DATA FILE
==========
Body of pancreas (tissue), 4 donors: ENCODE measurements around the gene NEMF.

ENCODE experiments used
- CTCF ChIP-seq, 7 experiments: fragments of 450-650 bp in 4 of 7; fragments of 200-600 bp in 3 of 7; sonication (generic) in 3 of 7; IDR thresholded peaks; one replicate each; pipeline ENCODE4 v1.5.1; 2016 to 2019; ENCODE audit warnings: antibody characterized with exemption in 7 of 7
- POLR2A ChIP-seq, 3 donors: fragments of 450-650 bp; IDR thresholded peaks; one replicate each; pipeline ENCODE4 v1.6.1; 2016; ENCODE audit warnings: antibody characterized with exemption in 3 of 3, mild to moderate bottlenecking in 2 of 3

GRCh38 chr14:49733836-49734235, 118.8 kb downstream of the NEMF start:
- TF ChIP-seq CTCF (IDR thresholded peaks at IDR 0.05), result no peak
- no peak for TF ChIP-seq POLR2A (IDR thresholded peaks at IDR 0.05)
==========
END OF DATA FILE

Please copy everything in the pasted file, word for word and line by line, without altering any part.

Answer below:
Body of pancreas (tissue), 4 donors: ENCODE measurements around the gene NEMF.

ENCODE experiments used
- CTCF ChIP-seq, 7 experiments: fragments of 450-650 bp in 4 of 7; fragments of 200-600 bp in 3 of 7; sonication (generic) in 3 of 7; IDR thresholded peaks; one replicate each; pipeline ENCODE4 v1.5.1; 2016 to 2019; ENCODE audit warnings: antibody characterized with exemption in 7 of 7
- POLR2A ChIP-seq, 3 donors: fragments of 450-650 bp; IDR thresholded peaks; one replicate each; pipeline ENCODE4 v1.6.1; 2016; ENCODE audit warnings: antibody characterized with exemption in 3 of 3, mild to moderate bottlenecking in 2 of 3

GRCh38 chr14:49733836-49734235, 118.8 kb downstream of the NEMF start:
- TF ChIP-seq CTCF (IDR thresholded peaks at IDR 0.05), result no peak
- no peak for TF ChIP-seq POLR2A (IDR thresholded peaks at IDR 0.05)